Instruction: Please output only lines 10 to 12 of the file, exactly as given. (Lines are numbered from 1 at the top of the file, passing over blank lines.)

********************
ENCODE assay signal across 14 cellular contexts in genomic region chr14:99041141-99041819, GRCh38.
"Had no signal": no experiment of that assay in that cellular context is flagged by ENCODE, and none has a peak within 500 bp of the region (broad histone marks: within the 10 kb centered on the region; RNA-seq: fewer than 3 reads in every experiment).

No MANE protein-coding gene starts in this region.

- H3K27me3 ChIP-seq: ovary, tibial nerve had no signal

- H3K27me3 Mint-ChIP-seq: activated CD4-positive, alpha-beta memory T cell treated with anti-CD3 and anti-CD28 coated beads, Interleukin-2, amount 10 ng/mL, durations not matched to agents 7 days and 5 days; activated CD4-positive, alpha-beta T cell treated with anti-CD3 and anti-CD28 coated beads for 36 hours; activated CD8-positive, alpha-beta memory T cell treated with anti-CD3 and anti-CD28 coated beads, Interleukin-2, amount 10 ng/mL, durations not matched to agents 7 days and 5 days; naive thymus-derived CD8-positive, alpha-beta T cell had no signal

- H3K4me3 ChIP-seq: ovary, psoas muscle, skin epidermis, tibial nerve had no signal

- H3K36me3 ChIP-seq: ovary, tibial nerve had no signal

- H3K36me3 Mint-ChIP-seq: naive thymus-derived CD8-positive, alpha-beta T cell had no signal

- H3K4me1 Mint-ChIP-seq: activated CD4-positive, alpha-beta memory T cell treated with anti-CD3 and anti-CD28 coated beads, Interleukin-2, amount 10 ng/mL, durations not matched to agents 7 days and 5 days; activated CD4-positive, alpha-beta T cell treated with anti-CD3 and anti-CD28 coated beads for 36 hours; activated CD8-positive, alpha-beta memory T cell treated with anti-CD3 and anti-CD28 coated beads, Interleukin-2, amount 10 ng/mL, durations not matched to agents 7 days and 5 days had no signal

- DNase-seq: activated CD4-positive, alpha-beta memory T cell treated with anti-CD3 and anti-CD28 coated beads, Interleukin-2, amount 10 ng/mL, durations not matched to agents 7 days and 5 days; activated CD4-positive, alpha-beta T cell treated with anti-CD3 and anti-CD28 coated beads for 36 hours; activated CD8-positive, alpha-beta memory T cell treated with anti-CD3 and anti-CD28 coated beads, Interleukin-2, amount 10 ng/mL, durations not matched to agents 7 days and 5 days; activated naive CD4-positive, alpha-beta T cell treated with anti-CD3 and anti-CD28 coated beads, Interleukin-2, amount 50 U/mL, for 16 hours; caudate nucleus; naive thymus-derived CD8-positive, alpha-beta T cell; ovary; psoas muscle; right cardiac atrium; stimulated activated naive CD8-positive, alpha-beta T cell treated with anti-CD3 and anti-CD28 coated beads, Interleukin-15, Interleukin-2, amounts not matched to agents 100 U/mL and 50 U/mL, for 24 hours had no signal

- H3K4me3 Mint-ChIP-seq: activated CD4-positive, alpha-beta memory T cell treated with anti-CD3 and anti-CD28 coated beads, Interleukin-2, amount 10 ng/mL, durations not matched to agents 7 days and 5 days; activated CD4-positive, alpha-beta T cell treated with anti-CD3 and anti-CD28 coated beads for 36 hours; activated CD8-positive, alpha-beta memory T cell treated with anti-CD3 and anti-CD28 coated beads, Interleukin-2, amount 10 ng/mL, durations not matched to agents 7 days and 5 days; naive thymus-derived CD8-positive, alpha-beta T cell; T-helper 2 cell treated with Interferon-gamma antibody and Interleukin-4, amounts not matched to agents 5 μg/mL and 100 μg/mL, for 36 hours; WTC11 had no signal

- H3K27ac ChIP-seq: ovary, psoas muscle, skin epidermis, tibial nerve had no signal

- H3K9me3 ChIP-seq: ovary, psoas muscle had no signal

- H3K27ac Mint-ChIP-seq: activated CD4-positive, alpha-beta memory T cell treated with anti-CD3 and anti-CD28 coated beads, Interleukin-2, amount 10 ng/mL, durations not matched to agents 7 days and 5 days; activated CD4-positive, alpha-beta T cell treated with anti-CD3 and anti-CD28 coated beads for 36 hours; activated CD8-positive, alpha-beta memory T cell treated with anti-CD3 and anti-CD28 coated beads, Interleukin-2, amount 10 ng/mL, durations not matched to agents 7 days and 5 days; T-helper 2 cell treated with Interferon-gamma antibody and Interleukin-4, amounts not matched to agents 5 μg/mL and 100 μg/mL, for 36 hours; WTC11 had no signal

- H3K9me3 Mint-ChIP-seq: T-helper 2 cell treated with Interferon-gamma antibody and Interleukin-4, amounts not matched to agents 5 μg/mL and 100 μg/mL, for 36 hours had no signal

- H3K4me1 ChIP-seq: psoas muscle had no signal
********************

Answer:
- DNase-seq: activated CD4-positive, alpha-beta memory T cell treated with anti-CD3 and anti-CD28 coated beads, Interleukin-2, amount 10 ng/mL, durations not matched to agents 7 days and 5 days; activated CD4-positive, alpha-beta T cell treated with anti-CD3 and anti-CD28 coated beads for 36 hours; activated CD8-positive, alpha-beta memory T cell treated with anti-CD3 and anti-CD28 coated beads, Interleukin-2, amount 10 ng/mL, durations not matched to agents 7 days and 5 days; activated naive CD4-positive, alpha-beta T cell treated with anti-CD3 and anti-CD28 coated beads, Interleukin-2, amount 50 U/mL, for 16 hours; caudate nucleus; naive thymus-derived CD8-positive, alpha-beta T cell; ovary; psoas muscle; right cardiac atrium; stimulated activated naive CD8-positive, alpha-beta T cell treated with anti-CD3 and anti-CD28 coated beads, Interleukin-15, Interleukin-2, amounts not matched to agents 100 U/mL and 50 U/mL, for 24 hours had no signal

- H3K4me3 Mint-ChIP-seq: activated CD4-positive, alpha-beta memory T cell treated with anti-CD3 and anti-CD28 coated beads, Interleukin-2, amount 10 ng/mL, durations not matched to agents 7 days and 5 days; activated CD4-positive, alpha-beta T cell treated with anti-CD3 and anti-CD28 coated beads for 36 hours; activated CD8-positive, alpha-beta memory T cell treated with anti-CD3 and anti-CD28 coated beads, Interleukin-2, amount 10 ng/mL, durations not matched to agents 7 days and 5 days; naive thymus-derived CD8-positive, alpha-beta T cell; T-helper 2 cell treated with Interferon-gamma antibody and Interleukin-4, amounts not matched to agents 5 μg/mL and 100 μg/mL, for 36 hours; WTC11 had no signal

- H3K27ac ChIP-seq: ovary, psoas muscle, skin epidermis, tibial nerve had no signal